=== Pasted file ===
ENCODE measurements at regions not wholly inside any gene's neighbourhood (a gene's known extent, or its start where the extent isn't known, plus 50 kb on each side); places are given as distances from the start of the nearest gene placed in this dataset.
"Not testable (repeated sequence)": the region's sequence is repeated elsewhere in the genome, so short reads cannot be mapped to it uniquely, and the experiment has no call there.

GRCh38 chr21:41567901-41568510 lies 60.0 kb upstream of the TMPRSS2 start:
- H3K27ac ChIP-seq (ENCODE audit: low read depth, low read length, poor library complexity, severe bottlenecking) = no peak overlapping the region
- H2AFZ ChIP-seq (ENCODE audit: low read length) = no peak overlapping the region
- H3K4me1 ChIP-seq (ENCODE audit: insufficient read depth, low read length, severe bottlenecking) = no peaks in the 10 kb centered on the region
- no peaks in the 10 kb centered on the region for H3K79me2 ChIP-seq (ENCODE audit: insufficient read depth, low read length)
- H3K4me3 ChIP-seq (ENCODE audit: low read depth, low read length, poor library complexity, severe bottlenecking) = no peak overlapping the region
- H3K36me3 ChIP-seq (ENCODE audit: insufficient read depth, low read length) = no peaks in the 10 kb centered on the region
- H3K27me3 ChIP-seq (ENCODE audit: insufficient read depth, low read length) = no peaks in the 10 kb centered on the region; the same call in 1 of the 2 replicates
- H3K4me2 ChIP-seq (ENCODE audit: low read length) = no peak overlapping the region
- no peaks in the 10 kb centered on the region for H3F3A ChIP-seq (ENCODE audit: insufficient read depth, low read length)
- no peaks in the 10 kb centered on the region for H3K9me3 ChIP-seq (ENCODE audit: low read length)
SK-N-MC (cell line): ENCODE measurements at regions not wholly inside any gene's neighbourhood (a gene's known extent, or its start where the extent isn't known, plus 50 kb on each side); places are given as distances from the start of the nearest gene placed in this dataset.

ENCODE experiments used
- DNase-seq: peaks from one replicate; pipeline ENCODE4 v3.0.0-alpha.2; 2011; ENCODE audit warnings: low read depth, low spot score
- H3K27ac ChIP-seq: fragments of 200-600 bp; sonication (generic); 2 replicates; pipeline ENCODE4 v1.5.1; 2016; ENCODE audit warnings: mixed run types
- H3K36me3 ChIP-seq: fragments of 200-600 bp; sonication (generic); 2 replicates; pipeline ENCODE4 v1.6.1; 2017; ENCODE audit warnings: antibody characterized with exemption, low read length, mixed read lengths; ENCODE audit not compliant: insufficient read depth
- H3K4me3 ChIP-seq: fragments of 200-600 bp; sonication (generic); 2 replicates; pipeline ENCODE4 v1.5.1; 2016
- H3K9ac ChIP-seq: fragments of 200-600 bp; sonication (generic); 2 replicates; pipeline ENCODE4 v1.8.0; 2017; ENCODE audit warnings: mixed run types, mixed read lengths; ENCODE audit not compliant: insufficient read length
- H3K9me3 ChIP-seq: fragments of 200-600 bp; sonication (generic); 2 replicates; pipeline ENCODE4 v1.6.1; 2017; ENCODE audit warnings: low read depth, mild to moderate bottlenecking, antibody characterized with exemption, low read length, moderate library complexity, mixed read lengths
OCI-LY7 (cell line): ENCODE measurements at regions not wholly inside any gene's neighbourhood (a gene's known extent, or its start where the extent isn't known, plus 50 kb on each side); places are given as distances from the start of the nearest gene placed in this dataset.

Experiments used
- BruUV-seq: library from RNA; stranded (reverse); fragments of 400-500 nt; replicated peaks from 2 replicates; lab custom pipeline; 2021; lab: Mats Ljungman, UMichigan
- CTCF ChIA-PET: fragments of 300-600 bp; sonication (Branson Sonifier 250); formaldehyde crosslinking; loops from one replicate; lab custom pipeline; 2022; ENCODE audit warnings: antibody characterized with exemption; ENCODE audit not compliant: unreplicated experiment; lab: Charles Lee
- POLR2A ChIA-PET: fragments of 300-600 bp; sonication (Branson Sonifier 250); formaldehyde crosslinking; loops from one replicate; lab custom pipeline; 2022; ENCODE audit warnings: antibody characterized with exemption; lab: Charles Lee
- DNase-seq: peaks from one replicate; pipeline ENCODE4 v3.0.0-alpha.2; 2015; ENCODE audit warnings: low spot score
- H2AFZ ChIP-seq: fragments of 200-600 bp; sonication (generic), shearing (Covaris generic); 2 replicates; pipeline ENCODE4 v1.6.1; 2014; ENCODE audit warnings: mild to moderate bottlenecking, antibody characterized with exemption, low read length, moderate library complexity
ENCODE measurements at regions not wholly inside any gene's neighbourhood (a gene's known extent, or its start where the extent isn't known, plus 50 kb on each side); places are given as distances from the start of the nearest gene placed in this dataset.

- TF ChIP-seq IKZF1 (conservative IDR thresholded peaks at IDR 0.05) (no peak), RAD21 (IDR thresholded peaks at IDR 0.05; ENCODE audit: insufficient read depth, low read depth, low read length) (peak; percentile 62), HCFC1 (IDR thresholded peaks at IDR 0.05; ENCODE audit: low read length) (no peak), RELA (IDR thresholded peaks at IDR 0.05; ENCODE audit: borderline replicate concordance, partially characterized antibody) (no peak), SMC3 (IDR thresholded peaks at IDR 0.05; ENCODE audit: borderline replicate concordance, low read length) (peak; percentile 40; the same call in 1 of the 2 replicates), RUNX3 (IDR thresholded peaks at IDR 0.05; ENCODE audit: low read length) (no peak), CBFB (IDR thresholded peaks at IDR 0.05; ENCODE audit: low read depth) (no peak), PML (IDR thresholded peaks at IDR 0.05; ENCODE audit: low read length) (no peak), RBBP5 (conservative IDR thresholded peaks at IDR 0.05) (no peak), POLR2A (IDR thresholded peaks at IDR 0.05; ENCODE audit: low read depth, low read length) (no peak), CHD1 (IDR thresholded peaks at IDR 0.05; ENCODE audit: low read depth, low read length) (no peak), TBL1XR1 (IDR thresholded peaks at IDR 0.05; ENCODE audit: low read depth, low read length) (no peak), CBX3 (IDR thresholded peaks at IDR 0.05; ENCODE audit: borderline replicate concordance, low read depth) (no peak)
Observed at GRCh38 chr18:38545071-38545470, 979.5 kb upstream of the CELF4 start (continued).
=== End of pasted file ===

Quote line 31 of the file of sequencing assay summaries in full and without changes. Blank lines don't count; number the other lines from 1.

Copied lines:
Observed at GRCh38 chr18:38545071-38545470, 979.5 kb upstream of the CELF4 start (continued).